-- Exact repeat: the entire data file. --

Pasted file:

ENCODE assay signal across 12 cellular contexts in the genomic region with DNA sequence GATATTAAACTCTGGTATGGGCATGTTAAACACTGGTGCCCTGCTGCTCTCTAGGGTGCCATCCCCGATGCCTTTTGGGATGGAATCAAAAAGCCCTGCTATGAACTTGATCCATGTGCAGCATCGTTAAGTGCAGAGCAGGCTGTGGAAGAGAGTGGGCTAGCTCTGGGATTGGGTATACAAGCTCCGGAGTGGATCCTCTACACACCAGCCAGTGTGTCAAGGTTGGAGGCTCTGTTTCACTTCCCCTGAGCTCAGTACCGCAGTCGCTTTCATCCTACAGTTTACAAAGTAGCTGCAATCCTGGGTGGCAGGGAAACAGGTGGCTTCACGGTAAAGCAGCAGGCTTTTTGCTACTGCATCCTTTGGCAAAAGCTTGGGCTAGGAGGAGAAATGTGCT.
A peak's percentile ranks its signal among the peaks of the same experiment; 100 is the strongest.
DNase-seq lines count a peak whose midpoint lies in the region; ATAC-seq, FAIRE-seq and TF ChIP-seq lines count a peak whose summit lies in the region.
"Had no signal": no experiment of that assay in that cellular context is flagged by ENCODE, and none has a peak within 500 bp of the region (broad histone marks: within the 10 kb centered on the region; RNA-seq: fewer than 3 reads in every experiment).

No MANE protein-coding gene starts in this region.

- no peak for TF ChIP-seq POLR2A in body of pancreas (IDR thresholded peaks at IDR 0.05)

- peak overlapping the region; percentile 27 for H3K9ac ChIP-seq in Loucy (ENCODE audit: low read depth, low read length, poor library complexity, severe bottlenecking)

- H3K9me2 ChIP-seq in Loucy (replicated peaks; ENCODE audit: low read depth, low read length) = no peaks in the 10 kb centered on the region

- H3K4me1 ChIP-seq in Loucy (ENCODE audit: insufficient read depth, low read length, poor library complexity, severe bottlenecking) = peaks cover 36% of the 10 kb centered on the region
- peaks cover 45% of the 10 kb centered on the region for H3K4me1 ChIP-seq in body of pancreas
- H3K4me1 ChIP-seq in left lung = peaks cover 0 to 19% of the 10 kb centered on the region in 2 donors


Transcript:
ENCODE assay signal across 12 cellular contexts in the genomic region with DNA sequence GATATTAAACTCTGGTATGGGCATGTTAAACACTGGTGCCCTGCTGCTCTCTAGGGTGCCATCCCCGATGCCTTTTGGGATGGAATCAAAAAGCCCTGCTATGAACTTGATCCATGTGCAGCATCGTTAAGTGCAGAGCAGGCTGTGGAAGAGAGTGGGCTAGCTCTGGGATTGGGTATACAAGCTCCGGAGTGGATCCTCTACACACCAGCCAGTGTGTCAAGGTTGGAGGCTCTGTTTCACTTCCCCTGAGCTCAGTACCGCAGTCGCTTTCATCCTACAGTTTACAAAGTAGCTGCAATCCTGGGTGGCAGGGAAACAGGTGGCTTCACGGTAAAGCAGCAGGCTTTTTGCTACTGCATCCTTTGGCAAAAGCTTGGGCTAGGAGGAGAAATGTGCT.
A peak's percentile ranks its signal among the peaks of the same experiment; 100 is the strongest.
DNase-seq lines count a peak whose midpoint lies in the region; ATAC-seq, FAIRE-seq and TF ChIP-seq lines count a peak whose summit lies in the region.
"Had no signal": no experiment of that assay in that cellular context is flagged by ENCODE, and none has a peak within 500 bp of the region (broad histone marks: within the 10 kb centered on the region; RNA-seq: fewer than 3 reads in every experiment).

No MANE protein-coding gene starts in this region.

- no peak for TF ChIP-seq POLR2A in body of pancreas (IDR thresholded peaks at IDR 0.05)

- peak overlapping the region; percentile 27 for H3K9ac ChIP-seq in Loucy (ENCODE audit: low read depth, low read length, poor library complexity, severe bottlenecking)

- H3K9me2 ChIP-seq in Loucy (replicated peaks; ENCODE audit: low read depth, low read length) = no peaks in the 10 kb centered on the region

- H3K4me1 ChIP-seq in Loucy (ENCODE audit: insufficient read depth, low read length, poor library complexity, severe bottlenecking) = peaks cover 36% of the 10 kb centered on the region
- peaks cover 45% of the 10 kb centered on the region for H3K4me1 ChIP-seq in body of pancreas
- H3K4me1 ChIP-seq in left lung = peaks cover 0 to 19% of the 10 kb centered on the region in 2 donors